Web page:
Medicines with effects similar to opium, available in a wide range of forms of various colours
What does it look like?
Opiate painkillers are available in a wide range of forms of various colours.
The most common are tablets, capsules and syrups/linctus, and as solutions for injection.
Less common forms include lozenges, nasal sprays, suppositories and skin patches.
Opiate painkillers can be swallowed, injected, snorted, sucked or absorbed though the skin or bowel. They are used mainly to treat moderate to severe pain. This can range from relieving acute back pain, to use for broken bones, and for people who are being treated for cancer.
Most opiate painkillers are only available on prescription from a doctor or other prescriber. Some opiates at low doses, such as codeine, when combined with other analgesics like paracetamol, ibuprofen or aspirin are designed to be able to be bought over-the-counter in pharmacies. These combined medicines are used for treating severe headaches, period pains etc., which have not responded to simpler treatments.
Opiate painkillers carry warnings on the packs about the risk of addiction and advise that the non-prescription medicines should only be used for up to three days at a time without medical advice.
How does it make you feel?
Although the different opiate painkillers vary in how powerful they are, and we are not here listing all their medical uses, they are often aimed to have the following effects:
- relief of pain
- reduced coughing
How long the effects last and the drug stays in your system depends on how much you’ve taken, your size and what other drugs you may have also taken.
Physical health risks
An opiate painkiller that has been properly prescribed or has been obtained from your local pharmacy is subject to stringent controls, as with any other medicine, so you can be sure of its strength and that it has not been tampered with.
But you can't be sure about this with opiate painkillers that have been obtained from unreliable or illegal sources.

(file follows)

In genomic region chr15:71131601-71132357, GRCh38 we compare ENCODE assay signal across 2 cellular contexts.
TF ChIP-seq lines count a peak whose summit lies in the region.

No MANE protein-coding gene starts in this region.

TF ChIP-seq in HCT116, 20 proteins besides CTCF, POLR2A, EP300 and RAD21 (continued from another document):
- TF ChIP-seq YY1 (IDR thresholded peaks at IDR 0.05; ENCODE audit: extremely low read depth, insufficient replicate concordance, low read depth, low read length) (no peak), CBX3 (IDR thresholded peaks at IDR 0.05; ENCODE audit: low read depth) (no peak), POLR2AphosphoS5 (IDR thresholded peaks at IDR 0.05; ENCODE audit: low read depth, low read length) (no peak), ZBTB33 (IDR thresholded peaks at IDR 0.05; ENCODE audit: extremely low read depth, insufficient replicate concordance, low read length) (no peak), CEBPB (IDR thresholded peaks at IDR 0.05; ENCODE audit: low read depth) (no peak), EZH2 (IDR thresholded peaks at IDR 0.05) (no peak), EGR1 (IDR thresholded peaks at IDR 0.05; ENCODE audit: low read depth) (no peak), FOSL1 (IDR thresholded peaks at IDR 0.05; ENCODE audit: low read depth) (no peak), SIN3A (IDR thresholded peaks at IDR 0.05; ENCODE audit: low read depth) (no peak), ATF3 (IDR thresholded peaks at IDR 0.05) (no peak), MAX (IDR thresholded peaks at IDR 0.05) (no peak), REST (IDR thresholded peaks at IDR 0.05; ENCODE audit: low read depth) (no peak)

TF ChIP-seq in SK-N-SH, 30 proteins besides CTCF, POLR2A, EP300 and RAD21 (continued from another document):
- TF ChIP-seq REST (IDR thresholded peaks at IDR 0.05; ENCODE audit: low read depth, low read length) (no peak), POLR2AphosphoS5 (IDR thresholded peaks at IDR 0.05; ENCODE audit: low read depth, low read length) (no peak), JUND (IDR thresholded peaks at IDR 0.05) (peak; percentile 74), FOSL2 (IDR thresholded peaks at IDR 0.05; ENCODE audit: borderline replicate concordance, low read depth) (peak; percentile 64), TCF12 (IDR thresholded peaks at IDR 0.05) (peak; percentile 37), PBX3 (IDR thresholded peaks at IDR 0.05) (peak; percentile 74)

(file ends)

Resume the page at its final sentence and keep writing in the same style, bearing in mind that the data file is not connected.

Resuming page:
The risks associated with taking an opiate painkiller, especially in high dose, purchased from a source outside the legitimate supply chain (for example, a website – particularly if hosted overseas) may include:
- nausea and retching
- dizziness or fainting
- in overdose, suppression of normal breathing, and risk of respiratory arrest (when you stop breathing altogether)
Certain opiate painkillers have additional specific non-opioid effects, which may be described by the prescriber, and will be described in the patient information leaflet.
Overuse of codeine when it is taken already combined with one of the simple analgesic drugs, can lead to paracetamol, aspirin or ibuprofen poisoning and even death. Whilst paracetamol, ibuprofen and aspirin may seem harmless in normal doses, they can cause really serious problems in high doses – with risks of kidney failure, liver failure, and of severe damage to, or bleeding from, the stomach, which can be fatal.
There is a greater risk of overdose and death if you are mixing opiate painkillers with other drugs that suppress breathing such as alcohol, benzodiazepines (like diazepam or Valium), and/or other opiate drugs. There's a particular risk of death due to inhaling vomit – because opiate painkillers can sedate you, can add to the risk of vomiting, and can stop you from coughing properly. The vomit blocks the airways or later leads to pneumonia.
In pregnancy, regularly having taken high doses of opiate painkillers for a continuous sustained period of time in the lead up to delivery can lead to withdrawal symptoms for the newborn baby.